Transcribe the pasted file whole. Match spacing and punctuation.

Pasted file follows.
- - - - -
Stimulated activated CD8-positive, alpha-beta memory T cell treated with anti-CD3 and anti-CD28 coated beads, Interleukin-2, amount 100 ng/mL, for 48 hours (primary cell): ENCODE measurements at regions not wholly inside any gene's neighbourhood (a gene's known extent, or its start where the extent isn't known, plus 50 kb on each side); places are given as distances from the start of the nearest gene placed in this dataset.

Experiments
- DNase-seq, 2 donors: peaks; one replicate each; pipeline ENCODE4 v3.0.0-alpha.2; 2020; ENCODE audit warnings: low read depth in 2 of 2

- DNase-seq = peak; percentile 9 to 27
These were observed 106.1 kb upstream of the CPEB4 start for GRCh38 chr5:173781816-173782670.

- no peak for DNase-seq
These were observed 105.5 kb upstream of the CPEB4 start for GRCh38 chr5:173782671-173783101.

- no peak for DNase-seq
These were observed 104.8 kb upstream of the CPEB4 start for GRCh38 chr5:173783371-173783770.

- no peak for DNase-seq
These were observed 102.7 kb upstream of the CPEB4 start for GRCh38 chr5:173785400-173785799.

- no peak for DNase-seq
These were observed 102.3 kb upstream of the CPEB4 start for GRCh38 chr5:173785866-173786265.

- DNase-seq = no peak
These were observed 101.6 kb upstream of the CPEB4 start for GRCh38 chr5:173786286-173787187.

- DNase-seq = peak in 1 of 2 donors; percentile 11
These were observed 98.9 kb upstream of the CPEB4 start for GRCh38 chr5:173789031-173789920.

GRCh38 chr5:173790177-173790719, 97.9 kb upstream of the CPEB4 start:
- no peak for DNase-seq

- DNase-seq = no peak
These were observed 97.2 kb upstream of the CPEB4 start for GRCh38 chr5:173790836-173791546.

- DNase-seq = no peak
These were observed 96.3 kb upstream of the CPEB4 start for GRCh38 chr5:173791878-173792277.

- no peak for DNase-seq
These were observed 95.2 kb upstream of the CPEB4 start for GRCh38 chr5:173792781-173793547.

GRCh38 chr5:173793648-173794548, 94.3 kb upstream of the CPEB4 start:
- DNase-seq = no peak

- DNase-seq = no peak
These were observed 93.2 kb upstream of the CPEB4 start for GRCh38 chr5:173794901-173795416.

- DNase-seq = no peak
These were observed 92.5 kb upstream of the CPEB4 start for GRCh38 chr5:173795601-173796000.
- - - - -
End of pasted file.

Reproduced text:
Stimulated activated CD8-positive, alpha-beta memory T cell treated with anti-CD3 and anti-CD28 coated beads, Interleukin-2, amount 100 ng/mL, for 48 hours (primary cell): ENCODE measurements at regions not wholly inside any gene's neighbourhood (a gene's known extent, or its start where the extent isn't known, plus 50 kb on each side); places are given as distances from the start of the nearest gene placed in this dataset.

Experiments
- DNase-seq, 2 donors: peaks; one replicate each; pipeline ENCODE4 v3.0.0-alpha.2; 2020; ENCODE audit warnings: low read depth in 2 of 2

- DNase-seq = peak; percentile 9 to 27
These were observed 106.1 kb upstream of the CPEB4 start for GRCh38 chr5:173781816-173782670.

- no peak for DNase-seq
These were observed 105.5 kb upstream of the CPEB4 start for GRCh38 chr5:173782671-173783101.

- no peak for DNase-seq
These were observed 104.8 kb upstream of the CPEB4 start for GRCh38 chr5:173783371-173783770.

- no peak for DNase-seq
These were observed 102.7 kb upstream of the CPEB4 start for GRCh38 chr5:173785400-173785799.

- no peak for DNase-seq
These were observed 102.3 kb upstream of the CPEB4 start for GRCh38 chr5:173785866-173786265.

- DNase-seq = no peak
These were observed 101.6 kb upstream of the CPEB4 start for GRCh38 chr5:173786286-173787187.

- DNase-seq = peak in 1 of 2 donors; percentile 11
These were observed 98.9 kb upstream of the CPEB4 start for GRCh38 chr5:173789031-173789920.

GRCh38 chr5:173790177-173790719, 97.9 kb upstream of the CPEB4 start:
- no peak for DNase-seq

- DNase-seq = no peak
These were observed 97.2 kb upstream of the CPEB4 start for GRCh38 chr5:173790836-173791546.

- DNase-seq = no peak
These were observed 96.3 kb upstream of the CPEB4 start for GRCh38 chr5:173791878-173792277.

- no peak for DNase-seq
These were observed 95.2 kb upstream of the CPEB4 start for GRCh38 chr5:173792781-173793547.

GRCh38 chr5:173793648-173794548, 94.3 kb upstream of the CPEB4 start:
- DNase-seq = no peak

- DNase-seq = no peak
These were observed 93.2 kb upstream of the CPEB4 start for GRCh38 chr5:173794901-173795416.

- DNase-seq = no peak
These were observed 92.5 kb upstream of the CPEB4 start for GRCh38 chr5:173795601-173796000.